To add an input field, click Insert > Fields > Other > Functions > Type > Input field. Although the Reference field is available for a mouseover, you can ignore it because it has no effect. Instead, click the Insert button directly. When the Input window opens, type the text for the input field into the large text box, not the Edit field.

To change the input field, click the field and change the text in the large text box.

______________________

-- Bruce Byfield (nanday)

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Conditional text

dominic's picture

Wouldn't it be very useful to be able to refer to a "bookmark reference" in the condition statement?

I have bookmarked some data in the cell of a table which is DDE linked to a database. I would like to test the value of the bookmarked data in a conditional text field.

I guess the workaround is to use OpenOffice Basic; any ideas?

Examples

David Kwok's picture

It would be nice if some examples are given in the articles. I have spent time to research on how to set up the condition. It is not a lot of examples out there. It may be that it is just not clear how to do it. An example for not showing a field is Not(Name) where Name is a field in the document. If the field is empty it will not show as a blank.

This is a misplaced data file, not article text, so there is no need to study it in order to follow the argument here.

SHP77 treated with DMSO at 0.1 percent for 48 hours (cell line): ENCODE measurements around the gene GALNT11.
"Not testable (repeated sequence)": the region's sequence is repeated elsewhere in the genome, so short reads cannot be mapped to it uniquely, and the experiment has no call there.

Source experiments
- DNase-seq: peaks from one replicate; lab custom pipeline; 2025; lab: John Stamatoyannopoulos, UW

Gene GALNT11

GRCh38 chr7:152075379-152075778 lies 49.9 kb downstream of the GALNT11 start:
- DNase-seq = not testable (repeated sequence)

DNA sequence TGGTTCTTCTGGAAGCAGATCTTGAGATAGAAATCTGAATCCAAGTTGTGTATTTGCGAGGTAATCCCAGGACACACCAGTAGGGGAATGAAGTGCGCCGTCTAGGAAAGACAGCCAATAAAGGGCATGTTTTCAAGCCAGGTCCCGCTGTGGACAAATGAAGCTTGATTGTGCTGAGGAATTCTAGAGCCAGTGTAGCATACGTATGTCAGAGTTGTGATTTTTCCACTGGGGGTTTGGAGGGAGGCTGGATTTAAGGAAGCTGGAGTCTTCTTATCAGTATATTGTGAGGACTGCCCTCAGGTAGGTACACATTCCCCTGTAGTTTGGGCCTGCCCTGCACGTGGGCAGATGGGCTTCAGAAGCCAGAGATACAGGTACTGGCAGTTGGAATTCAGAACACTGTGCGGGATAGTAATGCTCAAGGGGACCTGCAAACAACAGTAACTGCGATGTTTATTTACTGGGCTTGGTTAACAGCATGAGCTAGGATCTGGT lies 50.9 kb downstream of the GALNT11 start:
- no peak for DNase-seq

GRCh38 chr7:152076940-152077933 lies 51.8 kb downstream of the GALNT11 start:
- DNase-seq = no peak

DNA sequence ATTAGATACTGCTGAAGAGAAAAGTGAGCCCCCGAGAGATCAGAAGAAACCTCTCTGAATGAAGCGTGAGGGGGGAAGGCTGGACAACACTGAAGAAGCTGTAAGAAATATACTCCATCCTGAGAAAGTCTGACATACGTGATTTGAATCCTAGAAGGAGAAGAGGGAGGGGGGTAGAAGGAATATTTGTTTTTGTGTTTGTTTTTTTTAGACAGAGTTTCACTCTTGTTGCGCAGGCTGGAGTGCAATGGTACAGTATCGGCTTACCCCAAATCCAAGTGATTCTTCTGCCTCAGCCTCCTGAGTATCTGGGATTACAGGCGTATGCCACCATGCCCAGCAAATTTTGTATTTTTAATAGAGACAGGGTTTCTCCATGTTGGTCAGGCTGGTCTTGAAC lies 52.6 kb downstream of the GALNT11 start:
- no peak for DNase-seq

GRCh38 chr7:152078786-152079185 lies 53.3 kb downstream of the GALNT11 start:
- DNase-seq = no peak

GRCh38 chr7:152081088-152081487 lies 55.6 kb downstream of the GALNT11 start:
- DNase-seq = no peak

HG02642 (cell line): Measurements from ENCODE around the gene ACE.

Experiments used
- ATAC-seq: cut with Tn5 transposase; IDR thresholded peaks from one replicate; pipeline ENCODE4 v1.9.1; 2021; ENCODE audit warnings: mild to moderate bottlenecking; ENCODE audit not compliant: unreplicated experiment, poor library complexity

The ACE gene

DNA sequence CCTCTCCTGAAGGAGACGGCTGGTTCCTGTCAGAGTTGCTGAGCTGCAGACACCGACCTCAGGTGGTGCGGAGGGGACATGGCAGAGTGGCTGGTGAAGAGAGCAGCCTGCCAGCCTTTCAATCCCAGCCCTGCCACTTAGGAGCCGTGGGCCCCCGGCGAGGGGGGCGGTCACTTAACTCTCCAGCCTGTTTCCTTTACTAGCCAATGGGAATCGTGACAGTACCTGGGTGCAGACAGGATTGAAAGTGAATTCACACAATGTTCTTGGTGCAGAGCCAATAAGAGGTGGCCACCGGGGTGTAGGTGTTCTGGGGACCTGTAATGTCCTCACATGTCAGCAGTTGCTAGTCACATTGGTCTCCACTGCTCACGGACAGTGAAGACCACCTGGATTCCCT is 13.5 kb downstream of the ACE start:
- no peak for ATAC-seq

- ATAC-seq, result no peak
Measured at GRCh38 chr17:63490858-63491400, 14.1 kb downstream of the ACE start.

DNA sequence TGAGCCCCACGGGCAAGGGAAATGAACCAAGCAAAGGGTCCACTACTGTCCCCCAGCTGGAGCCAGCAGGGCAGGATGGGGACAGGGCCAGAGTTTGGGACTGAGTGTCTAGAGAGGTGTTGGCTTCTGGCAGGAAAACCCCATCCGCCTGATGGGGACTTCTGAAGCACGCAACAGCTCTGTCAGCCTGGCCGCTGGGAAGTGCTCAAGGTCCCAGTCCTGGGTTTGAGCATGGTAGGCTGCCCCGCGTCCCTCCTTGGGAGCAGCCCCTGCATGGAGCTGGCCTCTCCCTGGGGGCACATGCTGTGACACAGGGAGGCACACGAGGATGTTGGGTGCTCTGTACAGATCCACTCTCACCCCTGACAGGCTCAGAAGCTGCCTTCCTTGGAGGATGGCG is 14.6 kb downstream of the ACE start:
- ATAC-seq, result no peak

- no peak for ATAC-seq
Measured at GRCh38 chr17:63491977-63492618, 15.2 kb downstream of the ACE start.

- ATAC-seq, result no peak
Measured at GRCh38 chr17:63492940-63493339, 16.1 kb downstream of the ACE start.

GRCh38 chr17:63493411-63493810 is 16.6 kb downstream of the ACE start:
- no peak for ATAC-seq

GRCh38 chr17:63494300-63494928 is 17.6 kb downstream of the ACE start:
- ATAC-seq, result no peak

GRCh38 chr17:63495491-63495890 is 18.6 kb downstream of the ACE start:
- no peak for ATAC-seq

There must be other examples of setting conditions but I don't know how.

Could some one come up more examples?

David Kwok

True or False

Anonymous's picture

Yes, some more examples would be nice. I really can't see the point of conditional text if the only thing you can enter is True or False.
I must be getting this wrong.

Conditional Text

jperser's picture

For some reason it seems that the conditional text was dumbed down in the 2.0 beta. Maybe it's just me though.

OOo Off the Wall Listing Page

Anonymous Bosch's picture

I really appreciate these 'OOo Off the Wall' articles. The only thing that would make them a more useful resource would be a 'home page' for the series with a hyperlinked list to each of the pieces.

Many thanks.
A.B.